The black and white presentation of these episodes is somewhat variable in comparison with the standards of the earlier volumes in the series. Whilst they generally miss out on being really solid blacks and whites, since that is not the nature of the transfers in general, they unfortunately also miss out quite a deal in the grey tones. Judgment Night is quite badly afflicted with a distinctly variable transfer, especially murky grey scenes being immediately followed by scenes with intense blacks. Overall, a step backwards in the colour department.
There did not appear to be any significant MPEG artefacts
in the transfer. Film-to-video artefacts were fairly reasonably controlled
with only the odd instance of really intrusive shimmer making itself felt.
However, there are certainly plenty of minor instances of it that ultimately
detract from the overall package. Sadly, after the relative cleanliness
of Volume 12, these are quite dirty prints and there a quite a lot
of speckles and hairs thrown throughout these transfers. Quite a few are
very difficult to ignore.
The dialogue for all episodes was clear and easy to understand, and there did not appear to be any audio sync problems in the transfer at all.
The music for all episodes barring The Purple Testament is derived from those ever-handy stock sources. As ever, there is nothing overly memorable here at all in those episodes. The music for The Purple Testament comes from Lucien Moraweck and a reasonably decent effort it is too. It does however lack somewhat in individuality.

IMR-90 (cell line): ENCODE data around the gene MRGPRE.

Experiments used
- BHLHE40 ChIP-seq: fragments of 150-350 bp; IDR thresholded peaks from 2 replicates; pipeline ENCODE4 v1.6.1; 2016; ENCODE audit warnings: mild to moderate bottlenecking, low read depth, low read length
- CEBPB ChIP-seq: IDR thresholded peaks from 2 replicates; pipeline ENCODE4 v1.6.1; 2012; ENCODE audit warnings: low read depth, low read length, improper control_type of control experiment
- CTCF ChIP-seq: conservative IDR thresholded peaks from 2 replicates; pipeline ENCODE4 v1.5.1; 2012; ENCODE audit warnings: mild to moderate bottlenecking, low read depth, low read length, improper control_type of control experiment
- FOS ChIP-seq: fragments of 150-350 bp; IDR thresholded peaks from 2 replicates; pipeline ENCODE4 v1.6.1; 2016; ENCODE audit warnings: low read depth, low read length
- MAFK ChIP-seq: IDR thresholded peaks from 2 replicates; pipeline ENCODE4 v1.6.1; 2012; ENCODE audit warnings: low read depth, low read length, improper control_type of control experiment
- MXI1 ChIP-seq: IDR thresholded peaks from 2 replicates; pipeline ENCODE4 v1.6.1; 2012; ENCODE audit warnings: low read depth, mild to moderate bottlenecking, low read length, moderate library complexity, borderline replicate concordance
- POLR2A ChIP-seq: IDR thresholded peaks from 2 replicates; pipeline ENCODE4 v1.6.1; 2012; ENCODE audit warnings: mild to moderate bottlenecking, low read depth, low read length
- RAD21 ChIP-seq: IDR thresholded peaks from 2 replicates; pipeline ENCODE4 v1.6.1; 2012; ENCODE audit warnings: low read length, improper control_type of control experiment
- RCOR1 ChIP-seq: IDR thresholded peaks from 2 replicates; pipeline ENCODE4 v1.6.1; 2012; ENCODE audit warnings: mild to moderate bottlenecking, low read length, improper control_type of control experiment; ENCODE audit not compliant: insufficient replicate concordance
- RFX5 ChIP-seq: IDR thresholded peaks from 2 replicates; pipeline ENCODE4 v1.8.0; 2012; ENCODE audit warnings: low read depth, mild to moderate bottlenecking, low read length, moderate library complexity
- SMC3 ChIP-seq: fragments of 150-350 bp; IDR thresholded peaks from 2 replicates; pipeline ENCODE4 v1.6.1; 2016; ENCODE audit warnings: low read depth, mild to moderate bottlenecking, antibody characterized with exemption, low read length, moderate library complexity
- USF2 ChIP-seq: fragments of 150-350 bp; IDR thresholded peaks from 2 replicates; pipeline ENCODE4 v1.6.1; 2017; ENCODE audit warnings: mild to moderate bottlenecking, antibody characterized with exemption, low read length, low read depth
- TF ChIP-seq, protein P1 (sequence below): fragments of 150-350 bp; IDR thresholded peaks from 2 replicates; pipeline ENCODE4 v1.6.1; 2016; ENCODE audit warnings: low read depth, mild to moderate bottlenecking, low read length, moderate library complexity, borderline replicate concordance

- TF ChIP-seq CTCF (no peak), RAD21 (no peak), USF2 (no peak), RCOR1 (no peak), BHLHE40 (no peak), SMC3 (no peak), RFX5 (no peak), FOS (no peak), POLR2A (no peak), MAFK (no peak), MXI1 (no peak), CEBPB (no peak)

This is virtually identical to the earlier volumes
in the series and therefore there really is not an awful lot to add about
the soundtrack, as it is obviously a reflection of the limitations of the
period in which it was recorded and the medium for which is was recorded.
The soundtracks are generally free from any distortion or congestion and
this is actually very decent sounding mono.
|Surround Channel Use|
© Ian Morris (have
a laugh, check out the bio)
24th February, 2001.
|DVD||Pioneer DV-515; S-video output|
|Display||Sony Trinitron Wega 80cm. Calibrated with the NTSC DVD version of Video Essentials.|
|Audio Decoder||Built in|
|Amplification||Yamaha RXV-795. Calibrated with the NTSC DVD version of Video Essentials.|
|Speakers||Energy Speakers: centre EXLC; left and right C-2; rears EXLR; and subwoofer ES-12XL|